Apple 'discussing' plans to allow third-party browsers, email apps to be default on iOS

Apple ‘discussing’ plans to allow third-party browsers, email apps to be defaults on iOS


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You might not be stuck with Safari for much longer.
Photo: Ste Smith/Cult of Mac

Apple is finally “considering” giving users the ability to set third-party web browsers and email clients as defaults on iOS, according to a new Bloomberg report. It could also open up HomePod to rival music streaming services.

iPhone and iPad owners can already install third-party alternatives, but iOS currently does not allow them to override Apple’s built-in services. That could change as Apple faces increasing pressure over the tight control it imposes over its mobile devices.

In the early days of the App Store, Apple would reject any app that was designed to replace Safari or Mail. They were seen as replicating built-in functionality, which Apple’s guidelines would not allow. Thankfully, things have changed, and Apple has loosened up ever so slightly.

Although third-party browsers and email clients are available on iOS, however, they cannot replace Safari and Mail as defaults. So, even if you prefer to use Chrome, almost every link you open on your iPhone or iPad will continue to launch Safari instead. That may not always be the case.

Apple ‘considering’ third-party defaults on iOS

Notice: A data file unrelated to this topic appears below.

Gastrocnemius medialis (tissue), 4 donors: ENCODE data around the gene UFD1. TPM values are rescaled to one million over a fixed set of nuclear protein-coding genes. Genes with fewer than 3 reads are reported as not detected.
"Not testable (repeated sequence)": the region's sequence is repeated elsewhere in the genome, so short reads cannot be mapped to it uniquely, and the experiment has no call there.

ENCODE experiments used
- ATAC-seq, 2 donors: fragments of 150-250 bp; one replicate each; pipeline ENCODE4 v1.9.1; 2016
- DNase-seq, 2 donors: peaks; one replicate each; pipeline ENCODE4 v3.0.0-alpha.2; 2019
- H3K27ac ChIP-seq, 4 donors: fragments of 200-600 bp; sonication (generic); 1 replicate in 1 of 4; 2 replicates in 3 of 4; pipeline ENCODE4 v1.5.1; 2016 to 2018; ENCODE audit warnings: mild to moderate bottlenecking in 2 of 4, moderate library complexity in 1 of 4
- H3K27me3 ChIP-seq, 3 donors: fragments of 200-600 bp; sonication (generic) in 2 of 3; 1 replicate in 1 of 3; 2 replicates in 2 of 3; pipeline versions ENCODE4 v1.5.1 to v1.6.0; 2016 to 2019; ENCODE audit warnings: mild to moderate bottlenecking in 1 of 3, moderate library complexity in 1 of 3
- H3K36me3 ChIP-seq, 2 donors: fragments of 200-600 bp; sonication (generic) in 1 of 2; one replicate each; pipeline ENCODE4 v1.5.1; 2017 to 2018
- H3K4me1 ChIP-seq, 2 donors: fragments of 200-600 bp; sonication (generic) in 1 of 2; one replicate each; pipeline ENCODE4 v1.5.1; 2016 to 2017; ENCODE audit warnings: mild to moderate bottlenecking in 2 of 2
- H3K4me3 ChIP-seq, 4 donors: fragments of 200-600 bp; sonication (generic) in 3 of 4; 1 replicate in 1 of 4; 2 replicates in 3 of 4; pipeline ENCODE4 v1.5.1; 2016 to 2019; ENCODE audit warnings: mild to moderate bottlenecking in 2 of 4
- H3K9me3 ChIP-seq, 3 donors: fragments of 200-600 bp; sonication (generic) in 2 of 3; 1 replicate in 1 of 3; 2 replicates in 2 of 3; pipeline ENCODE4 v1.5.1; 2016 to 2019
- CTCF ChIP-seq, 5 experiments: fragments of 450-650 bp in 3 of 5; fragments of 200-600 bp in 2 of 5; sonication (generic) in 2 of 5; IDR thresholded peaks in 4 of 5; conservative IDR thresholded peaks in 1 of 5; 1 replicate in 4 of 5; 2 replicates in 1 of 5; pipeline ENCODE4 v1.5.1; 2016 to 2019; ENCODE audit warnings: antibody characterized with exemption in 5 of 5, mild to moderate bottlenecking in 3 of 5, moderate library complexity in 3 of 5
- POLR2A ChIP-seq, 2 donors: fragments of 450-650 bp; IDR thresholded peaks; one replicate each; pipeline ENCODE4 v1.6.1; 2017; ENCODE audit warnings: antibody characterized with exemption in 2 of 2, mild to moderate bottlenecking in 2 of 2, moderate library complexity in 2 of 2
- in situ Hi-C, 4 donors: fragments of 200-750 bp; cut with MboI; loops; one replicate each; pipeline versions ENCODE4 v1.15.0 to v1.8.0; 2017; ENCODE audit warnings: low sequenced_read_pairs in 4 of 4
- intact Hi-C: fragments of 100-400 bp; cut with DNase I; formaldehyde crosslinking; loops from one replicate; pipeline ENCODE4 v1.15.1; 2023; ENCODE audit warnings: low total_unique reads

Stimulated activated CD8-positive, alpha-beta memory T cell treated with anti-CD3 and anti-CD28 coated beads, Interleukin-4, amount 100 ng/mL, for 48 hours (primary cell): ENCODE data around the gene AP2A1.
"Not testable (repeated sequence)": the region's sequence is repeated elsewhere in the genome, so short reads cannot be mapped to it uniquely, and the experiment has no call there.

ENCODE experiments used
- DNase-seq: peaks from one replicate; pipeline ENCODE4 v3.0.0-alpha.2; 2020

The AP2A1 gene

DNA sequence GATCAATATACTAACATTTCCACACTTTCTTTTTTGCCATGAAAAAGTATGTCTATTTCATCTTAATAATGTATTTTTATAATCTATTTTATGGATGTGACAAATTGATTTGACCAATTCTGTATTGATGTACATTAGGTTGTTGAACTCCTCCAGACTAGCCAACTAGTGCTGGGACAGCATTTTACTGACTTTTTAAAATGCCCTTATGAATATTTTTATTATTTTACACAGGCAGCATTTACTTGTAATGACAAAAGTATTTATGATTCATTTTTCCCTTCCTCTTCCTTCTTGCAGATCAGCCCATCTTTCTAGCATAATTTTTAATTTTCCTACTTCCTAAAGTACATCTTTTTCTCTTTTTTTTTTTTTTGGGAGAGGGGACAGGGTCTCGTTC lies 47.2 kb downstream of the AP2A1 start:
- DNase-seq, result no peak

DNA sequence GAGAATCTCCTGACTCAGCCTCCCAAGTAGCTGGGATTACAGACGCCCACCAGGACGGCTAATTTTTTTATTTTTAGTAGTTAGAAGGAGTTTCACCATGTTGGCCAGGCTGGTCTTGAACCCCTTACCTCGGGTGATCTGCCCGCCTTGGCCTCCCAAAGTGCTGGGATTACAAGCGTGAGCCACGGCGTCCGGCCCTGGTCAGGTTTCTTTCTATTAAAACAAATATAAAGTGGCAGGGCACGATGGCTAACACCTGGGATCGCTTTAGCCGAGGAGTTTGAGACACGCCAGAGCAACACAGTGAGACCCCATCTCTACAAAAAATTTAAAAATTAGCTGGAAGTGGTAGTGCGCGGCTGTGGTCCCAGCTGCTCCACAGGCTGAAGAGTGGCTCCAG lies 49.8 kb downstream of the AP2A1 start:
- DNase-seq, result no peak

Apple “is discussing whether to let users choose third-party web browser and mail applications as their default options on Apple’s mobile devices, replacing the company’s Safari browser and Mail app,” reads a new report from Bloomberg, which cites sources familiar with the matter.

“The Cupertino, California-based company also is considering loosening restrictions on third-party music apps, including its top streaming rival Spotify Technology SA, on HomePods, said the people, who asked not to be named discussing internal company deliberations.”

Many say Apple’s current approach, which cannot be circumvented due to the company’s complete control over its mobile software, makes it impossible for some developers to compete on a level playing field. For the average iPhone user, for instance, it makes no sense to switch email clients when Apple forces use to use Mail by default.

This “unfair advantage” hasn’t been criticized by developers and users alone. Apple has also been probed by a U.S. House of Representatives antitrust panel over the restrictions it places on third-party apps and services.

Let us choose

Spotify lodged an antitrust complaint against Apple last year, in which it took aim at the 30% cut Apple takes from App Store purchases and subscriptions — and the way in which it prevents Spotify and other music services from being the default streaming service on HomePod.

“Now, Apple is working to allow third-party music services to run directly on the HomePod, said the people.”

Bloomberg notes that Apple currently pre-installs 38 apps on iPhone and iPad. In addition to Safari and Mail, Messages and Maps are also set at defaults and cannot be changed. Tapping an address in the Contacts app will always open Apple Maps, even if you’ve installed and prefer to use Google Maps the rest of the time.

If Apple does decide to allow third-party services to be set as defaults on iPhone, iPad, and HomePod, the change could be made with iOS 14 this fall, the report continued. Apple is expected to provide us with a preview of the update at its annual Worldwide Developers Conference in June.


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